1. First Page
  2. Company Information

bhujia maker machine plastic dana machine:State council approves strategy to reduce microplastics flowing into sea – Orange County Register

bhujia maker machine plastic dana machine:State council approves strategy to reduce microplastics flowing into sea – Orange County Register

  It’s not only visible plastic waste — water bottles and caps, food wrappers, foam packaging — polluting the ocean.

  Tiny toxic microplastics less than two-tenths of an inch long can be even more troublesome. They’re virtually impossible to remove once in the water, and they’re readily ingested by marine life. And unless something is done to prevent it, the volume of microplastics in the world’s oceans is projected to increase threefold by 2030, according to the state’s Ocean Protection Council.

  In a move to further reduce plastic waste that can break down into microplastics as well as to stem the flow of ocean-bound microplastics, such as laundry microfibers and tire-wear particles, the council unanimously approved an extensive Statewide Microplastics Strategy with 22 recommendations on Wednesday, Feb. 23. The vote was touted as the first microplastics strategy in the nation, and perhaps the world.

  Now it’s a matter of turning the recommendations into policy — and action.

  “It is a step in the right direction and an indication of how seriously we’re beginning to take this issue,” said Sen. Ben Allen, D-Redondo Beach, who sits on the council. “Microplastics are really becoming a scourge on the ocean.”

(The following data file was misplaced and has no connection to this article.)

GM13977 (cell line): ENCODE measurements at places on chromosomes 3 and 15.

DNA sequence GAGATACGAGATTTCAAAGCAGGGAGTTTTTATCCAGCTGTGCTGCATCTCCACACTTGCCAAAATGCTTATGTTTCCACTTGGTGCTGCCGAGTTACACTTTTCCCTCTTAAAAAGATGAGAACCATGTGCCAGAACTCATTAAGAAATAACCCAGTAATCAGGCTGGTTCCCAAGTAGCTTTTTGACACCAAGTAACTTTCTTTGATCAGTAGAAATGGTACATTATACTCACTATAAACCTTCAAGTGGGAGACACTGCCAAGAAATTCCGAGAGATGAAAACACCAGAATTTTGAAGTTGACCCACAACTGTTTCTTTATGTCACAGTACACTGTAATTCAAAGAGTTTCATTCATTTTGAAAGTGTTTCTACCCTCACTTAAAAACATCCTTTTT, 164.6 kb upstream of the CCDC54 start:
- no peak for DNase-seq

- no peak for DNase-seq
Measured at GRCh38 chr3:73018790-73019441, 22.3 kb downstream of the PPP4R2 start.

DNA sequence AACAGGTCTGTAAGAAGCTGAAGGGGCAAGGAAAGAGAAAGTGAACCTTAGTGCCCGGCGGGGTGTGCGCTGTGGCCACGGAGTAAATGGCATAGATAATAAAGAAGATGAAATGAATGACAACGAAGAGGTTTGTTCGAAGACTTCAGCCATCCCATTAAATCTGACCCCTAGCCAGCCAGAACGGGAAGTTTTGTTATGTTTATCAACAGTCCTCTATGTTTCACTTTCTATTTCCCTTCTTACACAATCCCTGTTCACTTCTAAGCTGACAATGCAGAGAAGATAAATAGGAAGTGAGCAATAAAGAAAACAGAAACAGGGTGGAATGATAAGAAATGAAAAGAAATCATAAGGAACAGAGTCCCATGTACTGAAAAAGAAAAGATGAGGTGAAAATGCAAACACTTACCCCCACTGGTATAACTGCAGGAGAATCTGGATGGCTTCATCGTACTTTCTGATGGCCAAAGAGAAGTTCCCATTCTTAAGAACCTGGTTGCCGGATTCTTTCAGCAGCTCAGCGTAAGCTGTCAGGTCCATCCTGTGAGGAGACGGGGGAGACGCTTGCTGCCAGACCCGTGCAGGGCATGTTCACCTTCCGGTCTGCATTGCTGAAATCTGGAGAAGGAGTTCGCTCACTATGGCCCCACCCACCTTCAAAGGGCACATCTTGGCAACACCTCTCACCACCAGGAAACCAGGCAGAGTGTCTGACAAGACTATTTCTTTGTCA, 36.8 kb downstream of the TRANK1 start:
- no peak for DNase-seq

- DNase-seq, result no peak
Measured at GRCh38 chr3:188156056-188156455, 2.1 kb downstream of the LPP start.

Development of the strategy was mandated by 2018 legislation, and the council’s recommendations now go to the Legislature and state agencies to be considered as the basis for new laws and regulations. Those recommendations range from bans on polystyrene foam food containers and cigarette filters to promoting the use of tight-mesh washing machine filters as a way to capture microfibers and other microplastics before they wind up in ocean-bound stormwater and wastewater.

  Larger plastics breaking down into microplastics remains a chief concern.

  “Plastic waste in the United States is ubiquitous and increasing, with the United States having generated more plastic waste as of 2016 than any other country, exceeding that of all the European Union member states combined,” says the strategy document, citing a National Academies of Sciences, Engineering and Medicine report to Congress in December.

  “Worldwide, an estimated 11 million metric tons of plastic enter the ocean each year, with this amount to triple by 2040 if no intervention takes place,” the 34-page document says.

  Microplastics, meanwhile, are increasingly found in a broad range of marine life, and have been found to cause tissue inflammation, impaired growth, developmental anomalies and reproductive difficulties, it says.

  But microplastics aren’t simply a marine pollution problem.

  “Microplastics have been found nearly everywhere scientists have investigated, from pristine mountain streams to agricultural soil, and within human placenta, stool samples and lung tissues,” the document reports.